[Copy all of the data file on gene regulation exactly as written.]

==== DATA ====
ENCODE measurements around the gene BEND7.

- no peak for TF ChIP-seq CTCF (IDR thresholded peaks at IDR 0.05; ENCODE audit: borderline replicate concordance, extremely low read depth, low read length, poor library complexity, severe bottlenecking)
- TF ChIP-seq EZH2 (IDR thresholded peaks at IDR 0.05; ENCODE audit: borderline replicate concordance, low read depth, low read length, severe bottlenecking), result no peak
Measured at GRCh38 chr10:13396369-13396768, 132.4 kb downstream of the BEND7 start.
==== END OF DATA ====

ENCODE measurements around the gene BEND7.

- no peak for TF ChIP-seq CTCF (IDR thresholded peaks at IDR 0.05; ENCODE audit: borderline replicate concordance, extremely low read depth, low read length, poor library complexity, severe bottlenecking)
- TF ChIP-seq EZH2 (IDR thresholded peaks at IDR 0.05; ENCODE audit: borderline replicate concordance, low read depth, low read length, severe bottlenecking), result no peak
Measured at GRCh38 chr10:13396369-13396768, 132.4 kb downstream of the BEND7 start.